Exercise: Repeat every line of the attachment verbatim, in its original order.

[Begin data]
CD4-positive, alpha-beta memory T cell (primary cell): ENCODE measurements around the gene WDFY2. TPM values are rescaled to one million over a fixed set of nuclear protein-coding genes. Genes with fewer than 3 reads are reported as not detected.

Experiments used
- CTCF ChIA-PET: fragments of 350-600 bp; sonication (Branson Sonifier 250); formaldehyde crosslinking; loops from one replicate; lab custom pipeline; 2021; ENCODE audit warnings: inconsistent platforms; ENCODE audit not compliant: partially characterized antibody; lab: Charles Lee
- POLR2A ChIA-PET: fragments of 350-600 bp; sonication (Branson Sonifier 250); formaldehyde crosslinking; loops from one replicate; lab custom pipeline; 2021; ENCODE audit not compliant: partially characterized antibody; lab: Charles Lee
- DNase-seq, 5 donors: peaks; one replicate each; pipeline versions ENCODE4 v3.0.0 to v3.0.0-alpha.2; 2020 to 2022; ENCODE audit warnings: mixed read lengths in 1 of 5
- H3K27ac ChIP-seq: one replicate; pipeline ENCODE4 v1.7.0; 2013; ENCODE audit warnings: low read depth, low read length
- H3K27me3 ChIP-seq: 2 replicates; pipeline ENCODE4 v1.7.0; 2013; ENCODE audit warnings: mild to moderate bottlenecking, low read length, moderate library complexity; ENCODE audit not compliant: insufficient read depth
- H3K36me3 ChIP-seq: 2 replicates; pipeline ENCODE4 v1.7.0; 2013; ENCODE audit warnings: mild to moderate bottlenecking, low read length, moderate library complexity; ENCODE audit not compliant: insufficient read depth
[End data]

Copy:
CD4-positive, alpha-beta memory T cell (primary cell): ENCODE measurements around the gene WDFY2. TPM values are rescaled to one million over a fixed set of nuclear protein-coding genes. Genes with fewer than 3 reads are reported as not detected.

Experiments used
- CTCF ChIA-PET: fragments of 350-600 bp; sonication (Branson Sonifier 250); formaldehyde crosslinking; loops from one replicate; lab custom pipeline; 2021; ENCODE audit warnings: inconsistent platforms; ENCODE audit not compliant: partially characterized antibody; lab: Charles Lee
- POLR2A ChIA-PET: fragments of 350-600 bp; sonication (Branson Sonifier 250); formaldehyde crosslinking; loops from one replicate; lab custom pipeline; 2021; ENCODE audit not compliant: partially characterized antibody; lab: Charles Lee
- DNase-seq, 5 donors: peaks; one replicate each; pipeline versions ENCODE4 v3.0.0 to v3.0.0-alpha.2; 2020 to 2022; ENCODE audit warnings: mixed read lengths in 1 of 5
- H3K27ac ChIP-seq: one replicate; pipeline ENCODE4 v1.7.0; 2013; ENCODE audit warnings: low read depth, low read length
- H3K27me3 ChIP-seq: 2 replicates; pipeline ENCODE4 v1.7.0; 2013; ENCODE audit warnings: mild to moderate bottlenecking, low read length, moderate library complexity; ENCODE audit not compliant: insufficient read depth
- H3K36me3 ChIP-seq: 2 replicates; pipeline ENCODE4 v1.7.0; 2013; ENCODE audit warnings: mild to moderate bottlenecking, low read length, moderate library complexity; ENCODE audit not compliant: insufficient read depth